And we’ve been tested. I had a young girl rush up to him and give him a big bear hug. I never thought this could happen and it caught me completely off guard. I remember just looking down at him, trying to keep my voice calm and steady and providing him with verbal praise. How fortunate was I that I had spent the time preparing him for this? I politely asked the girl to stand up, gave her some treats to give him and took the time to explain how to properly greet a dog, and also chat with her about how much she loves dogs. We have become a society that are so judgemental and hard on each other. I did not fault her and did not want to embarrass her for wanting to show affection. I actually saw someone comment this past week about how she didn’t care how many people she offended as she told them how to properly interact with a dog at a pet show. She saw it as education. We need to be kinder to everyone and realize people are not being jerks by wanting to show affection to dogs.
We are making great progress, and in an ideal world, it would be wonderful if everyone knew how to properly approach and greet a dog. However, we still have a very long road ahead. But, let’s not take this to such an extreme that we say to never hug our dogs! We love our time with our dogs and need to learn how to ensure our dogs are comfortable and enjoying our affection as well. So, what are some key points to help us achieve this?
- Never hug a strange dog. Better yet, never approach a dog and just start handling it. Approach it by curving towards it, watch for any calming signals, lower yourself down sideways and see if the dog wants to approach. Let it seek affection from you first. If it does not approach, that is fine and is the dog’s choice. Accept this and move on your way.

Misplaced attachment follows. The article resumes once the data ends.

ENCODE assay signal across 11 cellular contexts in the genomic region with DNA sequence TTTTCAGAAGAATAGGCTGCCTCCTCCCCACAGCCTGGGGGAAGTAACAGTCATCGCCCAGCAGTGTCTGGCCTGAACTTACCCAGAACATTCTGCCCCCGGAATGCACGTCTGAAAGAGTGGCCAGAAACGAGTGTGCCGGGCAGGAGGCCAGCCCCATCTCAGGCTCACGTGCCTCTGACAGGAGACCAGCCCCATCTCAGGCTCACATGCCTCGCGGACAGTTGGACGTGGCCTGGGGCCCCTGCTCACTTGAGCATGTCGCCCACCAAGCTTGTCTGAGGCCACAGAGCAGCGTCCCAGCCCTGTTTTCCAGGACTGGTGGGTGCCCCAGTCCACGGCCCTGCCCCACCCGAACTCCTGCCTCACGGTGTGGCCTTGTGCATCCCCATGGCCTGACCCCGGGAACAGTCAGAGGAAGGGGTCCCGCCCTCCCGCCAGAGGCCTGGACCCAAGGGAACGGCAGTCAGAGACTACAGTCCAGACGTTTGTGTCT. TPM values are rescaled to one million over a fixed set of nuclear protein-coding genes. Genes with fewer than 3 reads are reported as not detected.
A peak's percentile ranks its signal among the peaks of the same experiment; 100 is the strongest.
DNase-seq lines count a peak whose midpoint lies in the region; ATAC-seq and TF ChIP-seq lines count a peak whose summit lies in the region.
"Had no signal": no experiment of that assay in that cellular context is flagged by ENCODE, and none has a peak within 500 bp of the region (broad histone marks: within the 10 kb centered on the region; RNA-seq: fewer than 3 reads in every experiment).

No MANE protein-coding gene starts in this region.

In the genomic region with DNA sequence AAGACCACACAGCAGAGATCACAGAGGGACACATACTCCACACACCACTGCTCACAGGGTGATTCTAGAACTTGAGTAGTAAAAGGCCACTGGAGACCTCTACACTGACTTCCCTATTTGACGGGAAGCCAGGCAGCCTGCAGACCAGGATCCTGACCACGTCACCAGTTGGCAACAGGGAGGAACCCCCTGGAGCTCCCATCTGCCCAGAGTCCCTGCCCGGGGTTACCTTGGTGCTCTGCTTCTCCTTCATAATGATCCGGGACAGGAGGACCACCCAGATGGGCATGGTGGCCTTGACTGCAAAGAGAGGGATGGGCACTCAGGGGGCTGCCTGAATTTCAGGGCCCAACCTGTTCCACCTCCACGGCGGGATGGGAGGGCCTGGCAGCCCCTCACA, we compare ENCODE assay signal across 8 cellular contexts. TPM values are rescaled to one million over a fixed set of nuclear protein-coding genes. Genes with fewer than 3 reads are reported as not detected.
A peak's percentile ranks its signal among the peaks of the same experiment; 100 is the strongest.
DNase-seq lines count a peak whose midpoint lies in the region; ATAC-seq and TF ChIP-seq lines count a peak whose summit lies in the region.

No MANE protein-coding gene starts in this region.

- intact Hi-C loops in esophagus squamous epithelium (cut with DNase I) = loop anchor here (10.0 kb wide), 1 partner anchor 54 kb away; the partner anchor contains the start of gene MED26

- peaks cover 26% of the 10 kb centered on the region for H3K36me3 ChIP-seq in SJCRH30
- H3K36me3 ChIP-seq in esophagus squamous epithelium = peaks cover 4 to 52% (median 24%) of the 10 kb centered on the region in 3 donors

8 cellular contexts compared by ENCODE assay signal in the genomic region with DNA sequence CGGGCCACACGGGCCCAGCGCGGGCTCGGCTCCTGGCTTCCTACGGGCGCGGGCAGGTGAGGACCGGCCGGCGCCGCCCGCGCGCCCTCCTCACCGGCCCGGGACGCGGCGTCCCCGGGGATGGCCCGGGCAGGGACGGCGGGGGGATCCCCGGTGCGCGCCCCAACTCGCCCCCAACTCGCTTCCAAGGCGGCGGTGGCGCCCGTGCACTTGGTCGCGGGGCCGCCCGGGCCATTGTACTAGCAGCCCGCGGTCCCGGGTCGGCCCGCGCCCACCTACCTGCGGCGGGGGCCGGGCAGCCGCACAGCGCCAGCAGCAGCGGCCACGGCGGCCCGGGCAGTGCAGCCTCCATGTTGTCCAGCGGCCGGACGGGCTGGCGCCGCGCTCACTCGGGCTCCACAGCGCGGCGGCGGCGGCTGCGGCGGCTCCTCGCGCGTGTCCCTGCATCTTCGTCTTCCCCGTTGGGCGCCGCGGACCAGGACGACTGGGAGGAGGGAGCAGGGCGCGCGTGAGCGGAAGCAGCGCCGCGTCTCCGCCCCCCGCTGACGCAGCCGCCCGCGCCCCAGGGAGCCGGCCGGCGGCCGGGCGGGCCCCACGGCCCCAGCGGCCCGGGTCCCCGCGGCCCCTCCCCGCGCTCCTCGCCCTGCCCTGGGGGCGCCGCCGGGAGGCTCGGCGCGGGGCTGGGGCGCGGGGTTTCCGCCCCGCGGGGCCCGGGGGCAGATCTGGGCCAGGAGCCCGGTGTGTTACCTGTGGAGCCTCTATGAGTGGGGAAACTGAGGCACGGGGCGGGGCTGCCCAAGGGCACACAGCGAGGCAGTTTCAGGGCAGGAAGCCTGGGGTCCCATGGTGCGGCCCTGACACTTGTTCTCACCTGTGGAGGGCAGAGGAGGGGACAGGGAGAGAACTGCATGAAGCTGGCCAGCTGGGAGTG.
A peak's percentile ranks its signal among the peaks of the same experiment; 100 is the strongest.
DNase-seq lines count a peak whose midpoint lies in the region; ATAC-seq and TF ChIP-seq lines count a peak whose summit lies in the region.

- Teach your children to respect the dog’s space and do not allow them to lie, sit or stand on your dog. Even if your dog is comfortable with this, you are teaching them that’s how they interact with dogs and they are likely to do this to a strange dog. Demonstrate how to properly interact with your dog to ensure your dog is comfortable and to keep your child safe. Work with a trainer on this and take a look at this excellent infographic for more information.
- Work on teaching your dog to calmly accept touch and that handling is a good thing. This will help them interact well with people and make vet and grooming visits much less stressful and enjoyable for all!
- Love your dog. Show them affection that they are comfortable with. If they move away, let them. Watch for calming signals and work to ensure they are comfortable and enjoying it. Do not be afraid to hug your dog, but take the time to ensure they enjoy it as well.
We are sending the wrong message out when we say do not hug your dog. It is unfair of us to attack people online who have pictures of themselves or their children embracing their dog. We cannot just assume the dog is stressed by a snapshot of the interaction. We do need to better educate everyone on how to properly interact and greet dogs, but our responsibility as trainers and dog owners it to also prepare our dogs for handling and make them comfortable with it. Our urbanK9 and Reactive urbanK9 training programs both focus on handling to ensure our dogs are successful in our human world. We also offer a Handling Clinic that runs over the Fall/Winter seasons to help teach you how to properly handle your dog and prepare them for it. If you ever have questions, please email us at firstname.lastname@example.org!